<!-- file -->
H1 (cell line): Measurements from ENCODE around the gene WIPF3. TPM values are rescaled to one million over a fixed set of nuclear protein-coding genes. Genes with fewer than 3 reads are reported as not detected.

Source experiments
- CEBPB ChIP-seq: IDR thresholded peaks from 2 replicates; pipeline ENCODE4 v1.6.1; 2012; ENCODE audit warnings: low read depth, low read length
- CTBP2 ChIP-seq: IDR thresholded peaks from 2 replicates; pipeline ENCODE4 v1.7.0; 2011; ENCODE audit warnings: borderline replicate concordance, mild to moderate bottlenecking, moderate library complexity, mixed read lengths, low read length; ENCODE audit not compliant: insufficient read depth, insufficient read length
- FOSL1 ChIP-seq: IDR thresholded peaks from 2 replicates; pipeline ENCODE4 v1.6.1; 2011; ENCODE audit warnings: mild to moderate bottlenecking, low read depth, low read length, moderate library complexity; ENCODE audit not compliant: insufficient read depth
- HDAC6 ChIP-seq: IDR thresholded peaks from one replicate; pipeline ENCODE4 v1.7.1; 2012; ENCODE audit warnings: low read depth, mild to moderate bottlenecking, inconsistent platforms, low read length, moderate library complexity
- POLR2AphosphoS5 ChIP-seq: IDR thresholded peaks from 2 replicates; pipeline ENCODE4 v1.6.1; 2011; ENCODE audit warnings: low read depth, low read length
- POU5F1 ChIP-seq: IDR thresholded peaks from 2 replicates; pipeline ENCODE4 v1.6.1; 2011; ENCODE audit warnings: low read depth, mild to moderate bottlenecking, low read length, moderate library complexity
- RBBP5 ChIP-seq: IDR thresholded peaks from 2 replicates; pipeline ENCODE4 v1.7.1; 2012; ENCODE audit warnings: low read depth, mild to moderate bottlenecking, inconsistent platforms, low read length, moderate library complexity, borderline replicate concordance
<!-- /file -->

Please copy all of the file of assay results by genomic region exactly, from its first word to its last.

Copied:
H1 (cell line): Measurements from ENCODE around the gene WIPF3. TPM values are rescaled to one million over a fixed set of nuclear protein-coding genes. Genes with fewer than 3 reads are reported as not detected.

Source experiments
- CEBPB ChIP-seq: IDR thresholded peaks from 2 replicates; pipeline ENCODE4 v1.6.1; 2012; ENCODE audit warnings: low read depth, low read length
- CTBP2 ChIP-seq: IDR thresholded peaks from 2 replicates; pipeline ENCODE4 v1.7.0; 2011; ENCODE audit warnings: borderline replicate concordance, mild to moderate bottlenecking, moderate library complexity, mixed read lengths, low read length; ENCODE audit not compliant: insufficient read depth, insufficient read length
- FOSL1 ChIP-seq: IDR thresholded peaks from 2 replicates; pipeline ENCODE4 v1.6.1; 2011; ENCODE audit warnings: mild to moderate bottlenecking, low read depth, low read length, moderate library complexity; ENCODE audit not compliant: insufficient read depth
- HDAC6 ChIP-seq: IDR thresholded peaks from one replicate; pipeline ENCODE4 v1.7.1; 2012; ENCODE audit warnings: low read depth, mild to moderate bottlenecking, inconsistent platforms, low read length, moderate library complexity
- POLR2AphosphoS5 ChIP-seq: IDR thresholded peaks from 2 replicates; pipeline ENCODE4 v1.6.1; 2011; ENCODE audit warnings: low read depth, low read length
- POU5F1 ChIP-seq: IDR thresholded peaks from 2 replicates; pipeline ENCODE4 v1.6.1; 2011; ENCODE audit warnings: low read depth, mild to moderate bottlenecking, low read length, moderate library complexity
- RBBP5 ChIP-seq: IDR thresholded peaks from 2 replicates; pipeline ENCODE4 v1.7.1; 2012; ENCODE audit warnings: low read depth, mild to moderate bottlenecking, inconsistent platforms, low read length, moderate library complexity, borderline replicate concordance